Community is a big part of any distro or family of distros. It is arguably the most important, and could have very well been the first item in this article. Communities are the source of help and support, the drivers of changes and developments, and often the focus of what a distribution is all about. Size, activity, friendliness and helpfulness, engagement, and expertise are important attributes of the community. It is often the community that maintains and updates packages in the repos, provides documentation, and otherwise facilitates the general ecosystem around a distribution. How the community is structured, and what level of control and influence the community has on the development of the distribution vary from one to the next, and grievances about communities and their relationships with the core developers have often been a catalyst in the rise and/or fall of many distributions. Some communities are very organized and structured, with official forums, message boards,wikis, mailing lists and IRC channels, and even guidelines and practices for involvement and contribution, while others are very ad-hoc and loose.


Different distros have different ways of being installed (many support more than one.) CD/DVD or USB medium are probably the most common, as well as network installation. One one extreme, some install a full environment with desktop and window manager, custom themes, and many packages right out of the box. Others, on the opposite side of the spectrum, install only enough to turn the system on and start fetching packages from the repository via command-line tools. Many sit somewhere in between, giving closer to a full system but still allowing some customization on what is or isn’t installed initially. Various installers are used as well. Some require or allow lots of manual configuration, such as setting up the bootloader, partitioning hard disks, and setting things like users, hostname, system time, language, shell, login manager, and so forth. Others use mostly or fully-automated graphical wizards to easily click through the process. There are also many “live” distros which can be started and ran from a CD/DVD or USB flash drive without actually installing anything onto the system, targeting “trial” runs, portability, system recovery, forensics and the like. Additionally, some distros provide “virtual appliance” versions, made to be used as virtual machines configured for tailored uses; these are popular in the server and hosting world.

Footprint/Hardware Target

Several distributions, like Damn Small Linux, TinyCore, and Puppy Linux have small footprint and are targeted toward older systems with limited memory, processing power or disk space. Others like Linux Mint and other popular desktop distributions target more modern hardware to support the 3d and animated visual enhancements and heavy-lifting features. Some distros target much narrower, specific types of hardware, such as Raspbian, a Debian-based distribution for Raspberry Pi computers and IZ2S/EZ2S for the Zipit Z2. These distributions often use specialized kernels (think of the kernel as a sort of ‘master program’ that all other programs use to access system resources), uncommon configurations, and custom packages to achieve their goal.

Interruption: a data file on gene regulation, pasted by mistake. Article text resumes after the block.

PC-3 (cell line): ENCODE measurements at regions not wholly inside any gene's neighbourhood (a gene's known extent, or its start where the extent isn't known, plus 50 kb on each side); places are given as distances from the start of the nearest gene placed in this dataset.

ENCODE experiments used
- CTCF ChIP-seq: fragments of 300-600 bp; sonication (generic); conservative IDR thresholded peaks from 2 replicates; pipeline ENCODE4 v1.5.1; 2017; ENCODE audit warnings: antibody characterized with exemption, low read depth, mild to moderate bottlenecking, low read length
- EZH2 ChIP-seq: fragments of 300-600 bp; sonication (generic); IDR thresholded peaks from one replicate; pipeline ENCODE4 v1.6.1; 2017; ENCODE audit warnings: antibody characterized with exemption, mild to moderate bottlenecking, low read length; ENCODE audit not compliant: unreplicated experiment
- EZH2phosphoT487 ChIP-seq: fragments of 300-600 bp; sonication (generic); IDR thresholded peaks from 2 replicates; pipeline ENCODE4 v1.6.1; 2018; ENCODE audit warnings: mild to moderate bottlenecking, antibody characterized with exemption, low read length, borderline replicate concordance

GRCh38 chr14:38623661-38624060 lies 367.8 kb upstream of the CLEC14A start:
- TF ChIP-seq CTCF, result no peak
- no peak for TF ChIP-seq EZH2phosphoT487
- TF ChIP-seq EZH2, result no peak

Special Use Cases

Similarly to distributions targeted at specific hardware types, there are distributions tailored for specific special use cases. These are not just rebrands of other distros with packages oriented toward a theme, such as Ubuntu Studio for music, video and art production. They are fine-tuned and tailored down to the nuts and bolts of the system. Some examples include Knoppix and Ultimate Boot CD, aimed for rescuing and repairing broken systems (even Windows), IPCop for firewalls (built with Linux From Scratch), m0n0wall (also for network administration via a web UI), OpenWRT for embedded routers, rPath for building tailored distros, and so on.

Diving under the hood shows what really determines the meaningful differences between distributions. Ultimately it still comes down largely to preference, but understanding the technical aspects of distribution differences can aid making the right decision when dictated by particular technical or business needs. For the new-comer, the best bet is to simply pick one and begin exploring; the impact of these various details will become more clear with experience.